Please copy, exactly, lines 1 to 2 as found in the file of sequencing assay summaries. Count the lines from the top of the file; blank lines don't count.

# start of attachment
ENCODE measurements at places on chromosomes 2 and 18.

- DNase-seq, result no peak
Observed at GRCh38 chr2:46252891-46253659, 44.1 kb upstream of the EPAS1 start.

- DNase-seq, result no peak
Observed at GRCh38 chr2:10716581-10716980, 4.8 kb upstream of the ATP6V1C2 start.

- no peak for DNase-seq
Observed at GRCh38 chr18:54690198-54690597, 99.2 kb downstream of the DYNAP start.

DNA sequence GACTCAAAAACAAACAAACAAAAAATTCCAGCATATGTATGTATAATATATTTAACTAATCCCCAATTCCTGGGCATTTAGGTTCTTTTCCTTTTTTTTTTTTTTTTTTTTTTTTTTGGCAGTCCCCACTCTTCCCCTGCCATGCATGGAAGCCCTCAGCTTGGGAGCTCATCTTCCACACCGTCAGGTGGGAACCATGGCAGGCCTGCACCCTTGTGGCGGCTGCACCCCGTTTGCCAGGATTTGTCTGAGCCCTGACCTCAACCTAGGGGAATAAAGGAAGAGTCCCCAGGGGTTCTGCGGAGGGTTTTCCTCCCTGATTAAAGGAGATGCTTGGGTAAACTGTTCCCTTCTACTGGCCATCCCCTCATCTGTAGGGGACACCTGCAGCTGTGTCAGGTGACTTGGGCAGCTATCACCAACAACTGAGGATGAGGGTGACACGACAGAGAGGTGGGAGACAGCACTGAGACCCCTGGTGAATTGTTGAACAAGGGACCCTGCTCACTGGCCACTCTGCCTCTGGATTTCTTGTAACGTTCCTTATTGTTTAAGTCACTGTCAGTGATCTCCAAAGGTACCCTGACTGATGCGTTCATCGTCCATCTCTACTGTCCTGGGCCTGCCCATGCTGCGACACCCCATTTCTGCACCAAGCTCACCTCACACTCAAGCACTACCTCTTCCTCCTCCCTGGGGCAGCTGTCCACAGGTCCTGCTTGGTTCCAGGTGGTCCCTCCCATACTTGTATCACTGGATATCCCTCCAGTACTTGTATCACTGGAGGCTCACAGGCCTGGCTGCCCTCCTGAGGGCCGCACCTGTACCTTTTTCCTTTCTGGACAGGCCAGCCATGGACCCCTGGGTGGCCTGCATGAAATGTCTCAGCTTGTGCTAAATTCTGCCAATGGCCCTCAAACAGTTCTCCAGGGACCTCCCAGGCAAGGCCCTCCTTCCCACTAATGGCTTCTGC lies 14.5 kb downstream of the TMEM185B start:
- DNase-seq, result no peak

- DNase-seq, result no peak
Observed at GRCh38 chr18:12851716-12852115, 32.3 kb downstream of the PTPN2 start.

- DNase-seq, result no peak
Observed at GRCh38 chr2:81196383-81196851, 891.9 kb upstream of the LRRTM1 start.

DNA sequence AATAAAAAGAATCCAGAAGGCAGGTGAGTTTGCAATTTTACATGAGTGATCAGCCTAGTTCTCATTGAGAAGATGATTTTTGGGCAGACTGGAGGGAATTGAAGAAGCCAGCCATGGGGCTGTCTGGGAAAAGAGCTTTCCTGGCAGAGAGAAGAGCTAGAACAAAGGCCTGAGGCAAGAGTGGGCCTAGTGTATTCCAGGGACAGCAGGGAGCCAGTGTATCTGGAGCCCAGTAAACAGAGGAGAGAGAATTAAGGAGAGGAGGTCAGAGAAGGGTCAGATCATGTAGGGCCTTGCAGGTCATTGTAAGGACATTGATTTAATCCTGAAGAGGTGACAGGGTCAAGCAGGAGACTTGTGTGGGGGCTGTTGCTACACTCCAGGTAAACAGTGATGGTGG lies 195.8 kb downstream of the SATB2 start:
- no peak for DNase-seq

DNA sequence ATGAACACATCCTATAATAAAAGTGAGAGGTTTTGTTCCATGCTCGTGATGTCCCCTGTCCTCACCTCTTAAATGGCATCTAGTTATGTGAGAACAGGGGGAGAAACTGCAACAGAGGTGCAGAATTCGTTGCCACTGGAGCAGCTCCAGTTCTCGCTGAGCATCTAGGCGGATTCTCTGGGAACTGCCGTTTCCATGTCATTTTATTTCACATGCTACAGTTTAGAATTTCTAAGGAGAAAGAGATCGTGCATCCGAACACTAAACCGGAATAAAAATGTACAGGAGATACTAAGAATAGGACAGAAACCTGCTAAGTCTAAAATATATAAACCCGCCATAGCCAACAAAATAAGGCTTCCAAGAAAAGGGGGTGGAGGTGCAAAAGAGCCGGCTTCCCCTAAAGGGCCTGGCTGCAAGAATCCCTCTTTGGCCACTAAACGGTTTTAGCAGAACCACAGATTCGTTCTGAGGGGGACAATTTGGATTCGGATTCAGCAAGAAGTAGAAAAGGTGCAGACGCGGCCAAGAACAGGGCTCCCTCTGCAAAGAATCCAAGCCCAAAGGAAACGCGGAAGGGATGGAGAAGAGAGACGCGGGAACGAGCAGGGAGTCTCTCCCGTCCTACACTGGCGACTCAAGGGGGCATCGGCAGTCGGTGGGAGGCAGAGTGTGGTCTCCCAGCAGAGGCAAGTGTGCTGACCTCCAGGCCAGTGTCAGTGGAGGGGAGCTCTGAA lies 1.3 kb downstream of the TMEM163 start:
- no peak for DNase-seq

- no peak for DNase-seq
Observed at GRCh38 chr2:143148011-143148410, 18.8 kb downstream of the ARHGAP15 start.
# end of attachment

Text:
ENCODE measurements at places on chromosomes 2 and 18.

- DNase-seq, result no peak